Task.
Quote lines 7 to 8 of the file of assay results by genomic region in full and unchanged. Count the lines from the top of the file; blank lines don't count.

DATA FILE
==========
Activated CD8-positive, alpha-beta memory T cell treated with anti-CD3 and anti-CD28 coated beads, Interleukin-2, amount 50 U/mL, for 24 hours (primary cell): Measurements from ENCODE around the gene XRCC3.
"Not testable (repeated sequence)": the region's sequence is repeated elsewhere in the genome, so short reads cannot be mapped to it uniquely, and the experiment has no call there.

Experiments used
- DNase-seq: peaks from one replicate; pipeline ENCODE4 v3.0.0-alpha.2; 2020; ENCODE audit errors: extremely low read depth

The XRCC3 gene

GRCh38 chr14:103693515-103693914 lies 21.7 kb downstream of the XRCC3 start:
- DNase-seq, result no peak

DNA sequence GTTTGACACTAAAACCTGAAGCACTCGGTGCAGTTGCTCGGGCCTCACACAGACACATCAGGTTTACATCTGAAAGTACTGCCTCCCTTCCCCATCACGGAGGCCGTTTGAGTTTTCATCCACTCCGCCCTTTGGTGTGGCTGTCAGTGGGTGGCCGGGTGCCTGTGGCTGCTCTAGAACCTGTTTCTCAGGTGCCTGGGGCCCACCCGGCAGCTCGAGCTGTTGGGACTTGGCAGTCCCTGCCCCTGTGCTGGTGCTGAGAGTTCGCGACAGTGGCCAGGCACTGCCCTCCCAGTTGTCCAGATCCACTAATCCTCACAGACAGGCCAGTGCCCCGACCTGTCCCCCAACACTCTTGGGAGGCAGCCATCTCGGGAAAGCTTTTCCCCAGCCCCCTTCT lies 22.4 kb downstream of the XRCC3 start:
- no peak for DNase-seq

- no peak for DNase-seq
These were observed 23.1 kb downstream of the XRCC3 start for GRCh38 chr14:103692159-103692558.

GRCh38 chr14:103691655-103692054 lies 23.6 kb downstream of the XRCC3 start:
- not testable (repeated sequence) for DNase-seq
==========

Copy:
- DNase-seq, result no peak

DNA sequence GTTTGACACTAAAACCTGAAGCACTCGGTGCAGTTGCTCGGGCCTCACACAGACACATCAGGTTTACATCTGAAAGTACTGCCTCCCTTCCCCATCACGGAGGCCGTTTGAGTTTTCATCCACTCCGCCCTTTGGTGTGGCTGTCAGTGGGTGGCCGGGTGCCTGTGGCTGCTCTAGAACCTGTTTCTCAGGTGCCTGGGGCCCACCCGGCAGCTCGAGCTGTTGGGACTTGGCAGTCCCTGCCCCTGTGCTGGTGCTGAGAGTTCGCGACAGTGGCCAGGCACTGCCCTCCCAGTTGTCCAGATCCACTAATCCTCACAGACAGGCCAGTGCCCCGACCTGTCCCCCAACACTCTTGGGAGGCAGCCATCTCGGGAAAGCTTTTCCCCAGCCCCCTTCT lies 22.4 kb downstream of the XRCC3 start: